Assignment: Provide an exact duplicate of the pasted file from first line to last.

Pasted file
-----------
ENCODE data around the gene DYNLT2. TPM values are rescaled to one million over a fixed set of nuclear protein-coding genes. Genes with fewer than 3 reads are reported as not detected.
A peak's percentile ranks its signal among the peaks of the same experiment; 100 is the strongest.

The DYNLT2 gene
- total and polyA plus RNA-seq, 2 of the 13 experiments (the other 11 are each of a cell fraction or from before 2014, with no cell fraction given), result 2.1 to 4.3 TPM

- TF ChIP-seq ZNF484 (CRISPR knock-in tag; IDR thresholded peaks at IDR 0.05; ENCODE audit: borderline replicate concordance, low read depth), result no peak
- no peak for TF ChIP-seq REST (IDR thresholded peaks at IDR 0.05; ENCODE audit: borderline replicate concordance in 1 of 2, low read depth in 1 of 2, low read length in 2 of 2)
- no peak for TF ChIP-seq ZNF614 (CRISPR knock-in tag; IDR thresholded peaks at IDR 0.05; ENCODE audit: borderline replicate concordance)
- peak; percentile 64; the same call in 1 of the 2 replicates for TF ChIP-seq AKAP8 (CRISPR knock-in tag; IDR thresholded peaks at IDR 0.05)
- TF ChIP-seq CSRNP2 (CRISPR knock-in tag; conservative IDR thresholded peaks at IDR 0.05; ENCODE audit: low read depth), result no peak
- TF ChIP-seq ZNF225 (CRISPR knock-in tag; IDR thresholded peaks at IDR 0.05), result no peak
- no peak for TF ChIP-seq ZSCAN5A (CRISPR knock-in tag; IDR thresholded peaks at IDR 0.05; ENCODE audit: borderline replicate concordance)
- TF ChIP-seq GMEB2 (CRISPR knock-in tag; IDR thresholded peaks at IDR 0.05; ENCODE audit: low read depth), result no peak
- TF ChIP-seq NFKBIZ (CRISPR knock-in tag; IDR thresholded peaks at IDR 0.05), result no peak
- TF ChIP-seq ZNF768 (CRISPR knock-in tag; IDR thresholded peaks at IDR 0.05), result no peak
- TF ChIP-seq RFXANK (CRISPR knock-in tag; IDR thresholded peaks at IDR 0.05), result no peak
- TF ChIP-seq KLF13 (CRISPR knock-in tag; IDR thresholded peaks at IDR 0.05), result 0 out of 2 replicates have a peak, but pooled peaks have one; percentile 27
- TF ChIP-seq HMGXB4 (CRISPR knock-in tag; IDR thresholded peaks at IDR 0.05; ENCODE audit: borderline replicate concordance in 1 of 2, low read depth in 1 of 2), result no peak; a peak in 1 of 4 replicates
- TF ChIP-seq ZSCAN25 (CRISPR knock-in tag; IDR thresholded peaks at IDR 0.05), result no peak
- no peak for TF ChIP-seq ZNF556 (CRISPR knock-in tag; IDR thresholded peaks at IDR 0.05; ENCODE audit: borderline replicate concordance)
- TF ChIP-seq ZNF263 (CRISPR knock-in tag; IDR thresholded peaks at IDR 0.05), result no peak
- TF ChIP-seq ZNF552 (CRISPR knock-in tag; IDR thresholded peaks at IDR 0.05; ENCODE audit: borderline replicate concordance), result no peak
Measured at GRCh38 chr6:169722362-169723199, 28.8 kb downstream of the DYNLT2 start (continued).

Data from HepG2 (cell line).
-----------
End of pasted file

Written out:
ENCODE data around the gene DYNLT2. TPM values are rescaled to one million over a fixed set of nuclear protein-coding genes. Genes with fewer than 3 reads are reported as not detected.
A peak's percentile ranks its signal among the peaks of the same experiment; 100 is the strongest.

The DYNLT2 gene
- total and polyA plus RNA-seq, 2 of the 13 experiments (the other 11 are each of a cell fraction or from before 2014, with no cell fraction given), result 2.1 to 4.3 TPM

- TF ChIP-seq ZNF484 (CRISPR knock-in tag; IDR thresholded peaks at IDR 0.05; ENCODE audit: borderline replicate concordance, low read depth), result no peak
- no peak for TF ChIP-seq REST (IDR thresholded peaks at IDR 0.05; ENCODE audit: borderline replicate concordance in 1 of 2, low read depth in 1 of 2, low read length in 2 of 2)
- no peak for TF ChIP-seq ZNF614 (CRISPR knock-in tag; IDR thresholded peaks at IDR 0.05; ENCODE audit: borderline replicate concordance)
- peak; percentile 64; the same call in 1 of the 2 replicates for TF ChIP-seq AKAP8 (CRISPR knock-in tag; IDR thresholded peaks at IDR 0.05)
- TF ChIP-seq CSRNP2 (CRISPR knock-in tag; conservative IDR thresholded peaks at IDR 0.05; ENCODE audit: low read depth), result no peak
- TF ChIP-seq ZNF225 (CRISPR knock-in tag; IDR thresholded peaks at IDR 0.05), result no peak
- no peak for TF ChIP-seq ZSCAN5A (CRISPR knock-in tag; IDR thresholded peaks at IDR 0.05; ENCODE audit: borderline replicate concordance)
- TF ChIP-seq GMEB2 (CRISPR knock-in tag; IDR thresholded peaks at IDR 0.05; ENCODE audit: low read depth), result no peak
- TF ChIP-seq NFKBIZ (CRISPR knock-in tag; IDR thresholded peaks at IDR 0.05), result no peak
- TF ChIP-seq ZNF768 (CRISPR knock-in tag; IDR thresholded peaks at IDR 0.05), result no peak
- TF ChIP-seq RFXANK (CRISPR knock-in tag; IDR thresholded peaks at IDR 0.05), result no peak
- TF ChIP-seq KLF13 (CRISPR knock-in tag; IDR thresholded peaks at IDR 0.05), result 0 out of 2 replicates have a peak, but pooled peaks have one; percentile 27
- TF ChIP-seq HMGXB4 (CRISPR knock-in tag; IDR thresholded peaks at IDR 0.05; ENCODE audit: borderline replicate concordance in 1 of 2, low read depth in 1 of 2), result no peak; a peak in 1 of 4 replicates
- TF ChIP-seq ZSCAN25 (CRISPR knock-in tag; IDR thresholded peaks at IDR 0.05), result no peak
- no peak for TF ChIP-seq ZNF556 (CRISPR knock-in tag; IDR thresholded peaks at IDR 0.05; ENCODE audit: borderline replicate concordance)
- TF ChIP-seq ZNF263 (CRISPR knock-in tag; IDR thresholded peaks at IDR 0.05), result no peak
- TF ChIP-seq ZNF552 (CRISPR knock-in tag; IDR thresholded peaks at IDR 0.05; ENCODE audit: borderline replicate concordance), result no peak
Measured at GRCh38 chr6:169722362-169723199, 28.8 kb downstream of the DYNLT2 start (continued).

Data from HepG2 (cell line).